Georges El Masri [00:21:23] That’s pretty insane.
Kasey Wong [00:21:24] Right. So right now, unless
Georges El Masri [00:21:25] they like, unless they’re getting an amazing capper, I don’t know what the
Kasey Wong [00:21:29] Capri was so low. It was like a three percent cap. But when I looked at these properties, these fit like dead on in what my niece’s right like exactly what I like to do. These are actually two to four story walk ups, right? I don’t usually like four story walk ups is like, Damn, how do you get that couch up stories? Eight. So just imagine two to two and have a total of probably two to four unit walk ups. No elevators. Some of them have pitched roof flat roofs and balconies. And that’s it, right? It’s so simple. All everything was dated. So common areas with was dated. Borders was dated. So you have, you know, each border would be about $30000. Balconies will be about twelve to fifteen thousand dollars. And you just that’s a. Expenditure, then your you’re painting and terrazzo floors, you keep those floors, you don’t change any of that. The guard bills in the stairwells because those are grandfathered as they don’t meet height restrictions. Yeah. Just paint. Right, right. And you’d have to just in case, because those borders are going to die any time because those are like 30, 40 years old. But they’re pushing it. The Warmington, all these buildings are well-maintained. They can probably go for another. Seriously, those boilers are probably might go for another five or even 10 years. Yeah, right. If you just maintain them. So looking at these projects, people are actually buying these at. You can run the numbers Renda per unit or the cap rate. But the captain, when we were running, it was a low three. I think it was, I guess, three point two.
Georges El Masri [00:23:05] Like, that’s the actual value or that’s what that’s asking for.
Kasey Wong [00:23:08] That’s the actual. OK. So we’re looking at the analy and that price there actually is it’s like 3.2. They say the cap, yeah, your capitalization rate was a low three, c low three, I can’t believe that people are buying low 3s. I want to buy it. Yeah, it’s crazy. The potential when you’re doing your proforma, you’re going to you’re going to space it out in a way in a five year time frame and then you’re going to calculate what the what the market rent was. So I called my ministry order like we were looking at because we’re analyzing this, what’s a potential rent kw Woodstock? Because I don’t, I just don’t know Woodstock and Strafford. So I was like, What is this right? It’s definitely a lot lower, but it’s the potential is still there, right? You can still drive the rents of some of these rents. We’re about eight hundred nine hundred and a thousand dollars, right? So you can drive it up to vote. Seriously, the market rent for one bedroom is like 4400 14:50 in Stratford. No, no, not sorry. Not in traffic. KW in Stratford is going to be about 150 to $200 less. OK, so let’s take $200 less.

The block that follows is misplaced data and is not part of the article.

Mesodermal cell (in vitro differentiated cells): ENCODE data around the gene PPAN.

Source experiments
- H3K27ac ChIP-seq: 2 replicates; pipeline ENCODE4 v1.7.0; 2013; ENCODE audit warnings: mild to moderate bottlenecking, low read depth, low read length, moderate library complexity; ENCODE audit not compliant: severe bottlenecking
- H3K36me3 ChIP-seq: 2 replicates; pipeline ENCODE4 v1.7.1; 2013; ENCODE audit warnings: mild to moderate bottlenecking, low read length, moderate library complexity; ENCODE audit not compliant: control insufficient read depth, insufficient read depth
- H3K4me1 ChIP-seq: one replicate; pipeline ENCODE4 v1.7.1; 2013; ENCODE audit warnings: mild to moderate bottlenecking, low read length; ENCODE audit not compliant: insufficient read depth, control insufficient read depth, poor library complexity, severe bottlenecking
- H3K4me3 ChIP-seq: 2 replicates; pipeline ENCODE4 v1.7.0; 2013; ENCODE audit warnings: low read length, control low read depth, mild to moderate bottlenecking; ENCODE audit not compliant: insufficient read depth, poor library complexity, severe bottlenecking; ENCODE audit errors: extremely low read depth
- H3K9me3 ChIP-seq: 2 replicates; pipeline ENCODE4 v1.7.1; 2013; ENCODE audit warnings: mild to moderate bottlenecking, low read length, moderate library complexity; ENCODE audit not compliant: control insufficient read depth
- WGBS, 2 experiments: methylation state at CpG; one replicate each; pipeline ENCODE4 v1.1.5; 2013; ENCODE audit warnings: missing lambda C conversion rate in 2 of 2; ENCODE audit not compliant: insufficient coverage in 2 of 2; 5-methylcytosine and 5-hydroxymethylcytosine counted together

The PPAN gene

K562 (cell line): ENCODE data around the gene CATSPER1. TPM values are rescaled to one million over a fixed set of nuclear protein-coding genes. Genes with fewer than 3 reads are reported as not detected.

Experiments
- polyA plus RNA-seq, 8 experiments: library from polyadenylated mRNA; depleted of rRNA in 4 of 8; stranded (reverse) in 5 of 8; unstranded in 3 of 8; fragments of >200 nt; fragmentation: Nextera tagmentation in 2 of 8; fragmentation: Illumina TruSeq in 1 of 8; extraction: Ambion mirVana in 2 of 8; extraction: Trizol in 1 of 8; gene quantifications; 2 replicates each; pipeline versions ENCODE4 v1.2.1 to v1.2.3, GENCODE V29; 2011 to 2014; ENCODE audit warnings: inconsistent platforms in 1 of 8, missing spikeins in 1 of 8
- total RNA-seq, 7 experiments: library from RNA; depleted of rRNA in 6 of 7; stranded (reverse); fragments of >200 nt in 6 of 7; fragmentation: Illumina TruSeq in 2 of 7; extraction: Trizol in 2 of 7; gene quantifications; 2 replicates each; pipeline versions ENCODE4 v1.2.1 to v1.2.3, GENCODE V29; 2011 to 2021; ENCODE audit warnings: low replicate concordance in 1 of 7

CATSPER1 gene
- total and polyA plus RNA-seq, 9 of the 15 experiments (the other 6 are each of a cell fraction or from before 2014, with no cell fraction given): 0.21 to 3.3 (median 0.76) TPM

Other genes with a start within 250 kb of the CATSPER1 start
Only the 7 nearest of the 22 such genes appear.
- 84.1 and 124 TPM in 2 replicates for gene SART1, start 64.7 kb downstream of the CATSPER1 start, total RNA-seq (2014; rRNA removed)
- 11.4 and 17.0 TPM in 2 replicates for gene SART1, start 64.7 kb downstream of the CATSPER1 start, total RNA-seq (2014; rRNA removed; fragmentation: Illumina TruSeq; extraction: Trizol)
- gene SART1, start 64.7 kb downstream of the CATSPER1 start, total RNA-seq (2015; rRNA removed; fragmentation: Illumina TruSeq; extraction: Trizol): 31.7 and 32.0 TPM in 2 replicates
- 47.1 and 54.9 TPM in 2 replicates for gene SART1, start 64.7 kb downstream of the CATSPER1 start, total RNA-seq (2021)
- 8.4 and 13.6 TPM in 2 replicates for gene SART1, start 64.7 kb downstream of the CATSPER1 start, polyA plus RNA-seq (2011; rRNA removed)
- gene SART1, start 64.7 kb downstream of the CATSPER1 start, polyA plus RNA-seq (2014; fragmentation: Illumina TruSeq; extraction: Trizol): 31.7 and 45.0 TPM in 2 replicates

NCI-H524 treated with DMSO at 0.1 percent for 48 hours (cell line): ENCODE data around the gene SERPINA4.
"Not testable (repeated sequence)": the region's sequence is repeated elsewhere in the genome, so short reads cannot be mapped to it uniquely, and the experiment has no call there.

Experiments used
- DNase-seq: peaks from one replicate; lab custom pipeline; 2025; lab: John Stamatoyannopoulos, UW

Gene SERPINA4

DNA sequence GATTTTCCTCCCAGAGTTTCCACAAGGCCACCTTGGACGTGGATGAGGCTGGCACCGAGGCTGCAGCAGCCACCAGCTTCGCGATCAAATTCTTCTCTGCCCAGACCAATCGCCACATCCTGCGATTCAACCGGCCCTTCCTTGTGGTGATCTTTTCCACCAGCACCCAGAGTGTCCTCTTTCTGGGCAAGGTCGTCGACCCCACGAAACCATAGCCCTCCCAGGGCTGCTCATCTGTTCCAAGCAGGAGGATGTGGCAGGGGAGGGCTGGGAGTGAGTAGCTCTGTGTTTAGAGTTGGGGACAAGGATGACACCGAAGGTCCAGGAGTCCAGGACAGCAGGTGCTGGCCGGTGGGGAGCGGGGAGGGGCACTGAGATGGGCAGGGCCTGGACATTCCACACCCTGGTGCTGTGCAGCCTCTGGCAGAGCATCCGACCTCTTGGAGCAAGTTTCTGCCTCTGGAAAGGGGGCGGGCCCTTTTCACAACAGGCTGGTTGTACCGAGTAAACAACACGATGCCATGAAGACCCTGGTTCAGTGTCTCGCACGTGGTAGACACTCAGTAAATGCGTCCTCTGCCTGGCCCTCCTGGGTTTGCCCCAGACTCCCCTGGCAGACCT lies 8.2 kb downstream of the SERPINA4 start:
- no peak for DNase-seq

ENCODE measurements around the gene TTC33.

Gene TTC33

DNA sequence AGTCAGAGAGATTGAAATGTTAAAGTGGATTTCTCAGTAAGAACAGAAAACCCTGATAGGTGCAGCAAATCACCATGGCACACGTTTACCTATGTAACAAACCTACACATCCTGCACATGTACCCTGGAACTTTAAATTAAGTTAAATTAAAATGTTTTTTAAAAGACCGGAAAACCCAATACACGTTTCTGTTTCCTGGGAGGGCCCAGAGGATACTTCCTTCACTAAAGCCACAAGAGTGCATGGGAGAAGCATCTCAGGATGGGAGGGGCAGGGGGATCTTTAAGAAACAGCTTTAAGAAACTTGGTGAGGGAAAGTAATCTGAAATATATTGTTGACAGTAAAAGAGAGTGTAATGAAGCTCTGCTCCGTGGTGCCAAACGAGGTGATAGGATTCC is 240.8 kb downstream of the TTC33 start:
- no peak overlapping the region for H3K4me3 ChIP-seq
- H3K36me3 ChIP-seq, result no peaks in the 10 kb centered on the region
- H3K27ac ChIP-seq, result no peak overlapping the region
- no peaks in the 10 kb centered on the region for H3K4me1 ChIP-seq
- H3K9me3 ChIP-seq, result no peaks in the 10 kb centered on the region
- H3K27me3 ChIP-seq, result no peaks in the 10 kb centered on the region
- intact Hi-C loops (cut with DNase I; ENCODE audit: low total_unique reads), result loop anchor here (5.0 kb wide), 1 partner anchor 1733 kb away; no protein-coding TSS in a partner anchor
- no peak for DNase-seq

Georges El Masri [00:24:14] Yeah, that makes sense.
Kasey Wong [00:24:15] And then your two bedrooms are probably six hundred right and he has three bedrooms. It pretty much spikes up to about eight. Probably about 1850 900, right? Crazy to think. And that is, three bedrooms are hard to find. So if you take a look at your mix, there’s definitely potential there. Right? Older, you know, tenants willing to, you know, someone estate. These tenant profile is either young or older, so it’s going to be your younger working class just started working, graduated about 20, maybe low 20s, early 30s, or you’re getting them up in the 60s, right, 60 to 80 years old as well, because
Georges El Masri [00:24:55] you’re probably not going to have a lot of families with kids and all that.